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Thursday, 26 September 2013

Irish Poverty - Government Failing the People

Credit Union publish “What’s left Tracker” more than 1.8M - 61% living in Irish Republic left with less €100 (£84) a month.

The Irish League of Credit Unions have today published their annual What’s Left Tracker.

Real disposable income is #decreasing as prices rise and wages and social welfare #benefits decrease.

Almost 100,000 children in Ireland live in consistent poverty

Respect For the Unemployed & Benefit Claimants said; "It’s clear from the survey that the Irish government has failed, We condemn recent cuts to social welfare, theses must be halted. The Irish government should do more to promote decent wages for those in employment. The #Jobsbridge scheme must be scrapped, it displaces paid work by making thousands of workers available to employers for free for 18 months at a time. The Irish National Organisation of the Unemployed has expressed serious concerns that the JobsPlus supports are tied to low exploitative wages.

The Credit Union report is a stark warning to government. They must insulate the incomes of those on social welfare and those in low paid employment from any cuts in the upcoming budget.”

The survey reveals some startling statistics and again highlights the need for much more to be done to assist those who are struggling with their personal finances.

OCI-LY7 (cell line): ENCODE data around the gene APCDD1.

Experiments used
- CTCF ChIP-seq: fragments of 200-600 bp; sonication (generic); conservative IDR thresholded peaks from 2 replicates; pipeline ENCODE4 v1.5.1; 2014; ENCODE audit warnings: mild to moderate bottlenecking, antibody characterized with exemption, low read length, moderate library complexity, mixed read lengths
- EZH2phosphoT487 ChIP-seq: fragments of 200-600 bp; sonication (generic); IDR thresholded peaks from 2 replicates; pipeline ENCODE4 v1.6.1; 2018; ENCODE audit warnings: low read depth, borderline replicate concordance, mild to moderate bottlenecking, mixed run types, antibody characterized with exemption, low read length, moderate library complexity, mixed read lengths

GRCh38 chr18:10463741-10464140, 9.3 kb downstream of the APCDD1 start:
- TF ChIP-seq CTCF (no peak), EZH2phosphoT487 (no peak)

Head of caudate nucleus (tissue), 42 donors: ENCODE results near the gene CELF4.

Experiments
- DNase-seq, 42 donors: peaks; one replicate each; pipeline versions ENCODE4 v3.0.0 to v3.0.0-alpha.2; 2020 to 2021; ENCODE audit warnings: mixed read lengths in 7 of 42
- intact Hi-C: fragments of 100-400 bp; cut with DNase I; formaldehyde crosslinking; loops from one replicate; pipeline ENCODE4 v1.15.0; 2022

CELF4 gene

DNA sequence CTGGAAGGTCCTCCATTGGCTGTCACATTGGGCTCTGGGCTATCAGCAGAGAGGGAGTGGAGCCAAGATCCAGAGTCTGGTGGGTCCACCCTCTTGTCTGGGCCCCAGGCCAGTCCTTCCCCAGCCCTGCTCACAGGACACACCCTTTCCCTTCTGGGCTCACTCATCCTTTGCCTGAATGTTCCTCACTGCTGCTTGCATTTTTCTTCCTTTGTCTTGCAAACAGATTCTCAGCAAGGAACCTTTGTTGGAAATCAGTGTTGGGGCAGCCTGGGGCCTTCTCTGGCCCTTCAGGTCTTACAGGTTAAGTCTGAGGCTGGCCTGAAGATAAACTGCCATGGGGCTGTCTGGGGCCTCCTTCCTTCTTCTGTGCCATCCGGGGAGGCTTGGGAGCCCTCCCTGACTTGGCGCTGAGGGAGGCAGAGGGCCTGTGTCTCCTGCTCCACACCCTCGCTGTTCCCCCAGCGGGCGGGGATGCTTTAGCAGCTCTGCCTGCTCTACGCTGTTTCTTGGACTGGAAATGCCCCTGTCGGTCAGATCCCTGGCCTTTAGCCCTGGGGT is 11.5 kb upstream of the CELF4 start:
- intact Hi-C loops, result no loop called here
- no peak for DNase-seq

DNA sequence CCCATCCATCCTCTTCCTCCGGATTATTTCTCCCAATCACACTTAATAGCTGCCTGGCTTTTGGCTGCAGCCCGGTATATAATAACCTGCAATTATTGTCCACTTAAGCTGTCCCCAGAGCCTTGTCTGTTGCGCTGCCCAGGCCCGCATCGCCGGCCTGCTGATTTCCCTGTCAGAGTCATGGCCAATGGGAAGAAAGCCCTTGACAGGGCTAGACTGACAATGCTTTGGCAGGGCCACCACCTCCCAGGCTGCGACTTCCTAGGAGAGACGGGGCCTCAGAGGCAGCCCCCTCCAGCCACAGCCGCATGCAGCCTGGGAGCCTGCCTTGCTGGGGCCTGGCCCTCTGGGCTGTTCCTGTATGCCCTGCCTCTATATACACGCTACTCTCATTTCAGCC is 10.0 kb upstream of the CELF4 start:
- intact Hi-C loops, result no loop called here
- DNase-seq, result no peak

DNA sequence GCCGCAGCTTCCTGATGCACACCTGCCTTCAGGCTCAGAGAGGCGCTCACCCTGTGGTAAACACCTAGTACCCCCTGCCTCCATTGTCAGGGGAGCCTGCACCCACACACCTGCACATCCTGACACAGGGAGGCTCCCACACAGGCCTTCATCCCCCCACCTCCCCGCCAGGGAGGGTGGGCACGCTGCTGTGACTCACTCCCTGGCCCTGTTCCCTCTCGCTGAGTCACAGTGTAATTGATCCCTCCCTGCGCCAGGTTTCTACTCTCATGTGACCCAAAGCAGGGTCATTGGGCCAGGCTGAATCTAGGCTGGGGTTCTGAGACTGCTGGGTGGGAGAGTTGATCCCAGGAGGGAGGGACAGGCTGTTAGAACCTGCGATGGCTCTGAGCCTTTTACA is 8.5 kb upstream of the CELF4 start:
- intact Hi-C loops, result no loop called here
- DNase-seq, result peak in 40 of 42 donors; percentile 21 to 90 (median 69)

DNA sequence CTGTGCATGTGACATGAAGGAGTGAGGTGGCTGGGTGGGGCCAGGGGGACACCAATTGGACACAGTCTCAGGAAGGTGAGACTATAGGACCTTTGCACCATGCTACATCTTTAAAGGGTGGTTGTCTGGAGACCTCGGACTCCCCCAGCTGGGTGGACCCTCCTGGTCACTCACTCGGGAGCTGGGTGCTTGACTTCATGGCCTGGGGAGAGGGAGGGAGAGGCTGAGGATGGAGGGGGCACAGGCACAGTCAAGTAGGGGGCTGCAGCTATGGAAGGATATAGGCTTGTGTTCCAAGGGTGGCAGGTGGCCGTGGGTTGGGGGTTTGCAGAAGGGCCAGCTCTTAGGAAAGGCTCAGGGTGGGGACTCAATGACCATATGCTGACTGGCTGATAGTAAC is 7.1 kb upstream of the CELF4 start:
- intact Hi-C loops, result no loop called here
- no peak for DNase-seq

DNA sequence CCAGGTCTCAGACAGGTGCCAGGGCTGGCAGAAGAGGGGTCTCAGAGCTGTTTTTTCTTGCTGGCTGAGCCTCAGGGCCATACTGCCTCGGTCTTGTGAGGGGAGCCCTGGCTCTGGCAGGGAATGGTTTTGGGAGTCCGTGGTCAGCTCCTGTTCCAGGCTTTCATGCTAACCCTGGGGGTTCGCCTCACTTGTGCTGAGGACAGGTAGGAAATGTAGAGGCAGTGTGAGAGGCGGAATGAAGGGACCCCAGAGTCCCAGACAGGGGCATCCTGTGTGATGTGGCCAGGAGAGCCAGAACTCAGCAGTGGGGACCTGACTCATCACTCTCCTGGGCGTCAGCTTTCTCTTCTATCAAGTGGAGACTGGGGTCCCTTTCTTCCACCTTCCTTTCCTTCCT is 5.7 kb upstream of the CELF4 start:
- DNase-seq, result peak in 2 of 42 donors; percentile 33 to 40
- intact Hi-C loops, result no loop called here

Headline statistics in the tracker include the following:

– 1,8M are left with €100 or less each month after bills are paid

– 46% of those with a credit card do not know the interest rate charged on their card

– 25% of credit card holders rely on their credit card to make ends meet each month

– 40% have borrowed to pay their household bills in the past 12 months, 10% using moneylenders

The report shows that 1.59 million people are left with €50 (£42) or less at the end of the month once the essential bills have been paid, and that 56 per cent of the adult population believe that the worst is yet to come in terms of financial hardship this year.

Some 41 per cent believe that the introduction of the property tax will have the most significant impact on them.

The areas of the budget that were of particular concern to the respondents were – not being able to pay household bills, dealing with extra taxes, the impact of the budget, the property tax, the increasing cost of utility bills, the European economy and finding a job. 8 in 10 adults fear that 2014 will be a tougher financial year than 2013.

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European Anti-Poverty Network Ireland Irish Congress of Trade Unions Dublin Council of Trade Unions



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